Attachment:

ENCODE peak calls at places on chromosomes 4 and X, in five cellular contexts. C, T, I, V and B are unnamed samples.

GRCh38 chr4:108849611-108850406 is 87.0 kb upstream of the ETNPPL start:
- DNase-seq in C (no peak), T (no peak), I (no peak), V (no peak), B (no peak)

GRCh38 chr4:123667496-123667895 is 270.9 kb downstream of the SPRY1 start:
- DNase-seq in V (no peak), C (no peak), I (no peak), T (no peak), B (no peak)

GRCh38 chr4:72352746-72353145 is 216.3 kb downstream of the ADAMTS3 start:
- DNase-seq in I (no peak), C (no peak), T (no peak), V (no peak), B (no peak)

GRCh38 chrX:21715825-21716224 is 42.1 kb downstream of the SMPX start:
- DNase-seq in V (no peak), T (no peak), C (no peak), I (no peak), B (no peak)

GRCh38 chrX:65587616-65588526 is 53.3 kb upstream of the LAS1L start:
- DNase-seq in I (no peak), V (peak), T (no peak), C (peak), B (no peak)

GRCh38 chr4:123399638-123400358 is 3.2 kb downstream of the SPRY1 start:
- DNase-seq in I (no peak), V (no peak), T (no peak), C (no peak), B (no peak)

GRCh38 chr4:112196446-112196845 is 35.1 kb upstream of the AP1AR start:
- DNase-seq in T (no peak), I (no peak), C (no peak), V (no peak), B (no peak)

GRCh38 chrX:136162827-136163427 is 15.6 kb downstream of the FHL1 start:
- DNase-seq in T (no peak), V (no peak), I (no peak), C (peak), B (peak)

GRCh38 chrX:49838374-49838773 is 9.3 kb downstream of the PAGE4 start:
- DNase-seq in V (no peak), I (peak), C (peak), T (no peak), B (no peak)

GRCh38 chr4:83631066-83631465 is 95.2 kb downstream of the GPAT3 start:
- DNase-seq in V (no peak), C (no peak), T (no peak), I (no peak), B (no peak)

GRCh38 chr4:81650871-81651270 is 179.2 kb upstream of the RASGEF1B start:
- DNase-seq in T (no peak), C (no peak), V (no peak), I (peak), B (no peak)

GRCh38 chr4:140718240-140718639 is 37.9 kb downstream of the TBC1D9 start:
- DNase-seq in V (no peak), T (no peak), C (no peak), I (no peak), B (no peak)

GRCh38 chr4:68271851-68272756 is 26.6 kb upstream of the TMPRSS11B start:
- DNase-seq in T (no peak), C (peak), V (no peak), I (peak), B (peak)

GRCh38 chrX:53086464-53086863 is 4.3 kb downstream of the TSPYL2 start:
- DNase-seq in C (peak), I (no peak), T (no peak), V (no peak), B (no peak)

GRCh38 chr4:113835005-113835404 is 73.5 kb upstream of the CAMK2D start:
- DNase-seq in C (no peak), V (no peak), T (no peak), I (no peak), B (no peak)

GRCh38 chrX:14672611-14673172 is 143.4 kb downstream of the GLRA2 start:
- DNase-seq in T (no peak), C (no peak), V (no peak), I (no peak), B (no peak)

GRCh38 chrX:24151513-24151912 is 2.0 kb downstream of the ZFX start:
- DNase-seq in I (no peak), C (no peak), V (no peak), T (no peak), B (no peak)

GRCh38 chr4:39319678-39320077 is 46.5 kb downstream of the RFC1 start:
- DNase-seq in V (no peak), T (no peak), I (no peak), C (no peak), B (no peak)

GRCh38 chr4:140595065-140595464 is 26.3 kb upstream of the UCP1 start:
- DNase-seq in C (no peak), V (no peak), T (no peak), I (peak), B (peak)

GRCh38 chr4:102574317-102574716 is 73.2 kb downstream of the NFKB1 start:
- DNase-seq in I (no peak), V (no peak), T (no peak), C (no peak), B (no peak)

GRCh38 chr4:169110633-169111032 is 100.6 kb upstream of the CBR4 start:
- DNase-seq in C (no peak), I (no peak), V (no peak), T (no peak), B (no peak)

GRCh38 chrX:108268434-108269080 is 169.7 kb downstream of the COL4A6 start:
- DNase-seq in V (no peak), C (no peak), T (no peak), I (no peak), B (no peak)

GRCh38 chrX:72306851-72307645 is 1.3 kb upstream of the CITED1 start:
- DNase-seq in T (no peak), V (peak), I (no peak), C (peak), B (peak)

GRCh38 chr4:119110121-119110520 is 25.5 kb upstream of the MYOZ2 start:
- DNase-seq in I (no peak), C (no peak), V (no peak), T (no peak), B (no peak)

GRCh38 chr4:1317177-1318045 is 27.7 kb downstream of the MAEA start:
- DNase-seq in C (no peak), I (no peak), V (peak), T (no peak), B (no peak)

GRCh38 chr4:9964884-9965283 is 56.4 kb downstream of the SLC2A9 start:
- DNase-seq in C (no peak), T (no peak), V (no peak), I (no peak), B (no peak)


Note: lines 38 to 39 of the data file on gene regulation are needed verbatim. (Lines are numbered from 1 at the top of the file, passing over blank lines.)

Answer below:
GRCh38 chr4:140595065-140595464 is 26.3 kb upstream of the UCP1 start:
- DNase-seq in C (no peak), V (no peak), T (no peak), I (peak), B (peak)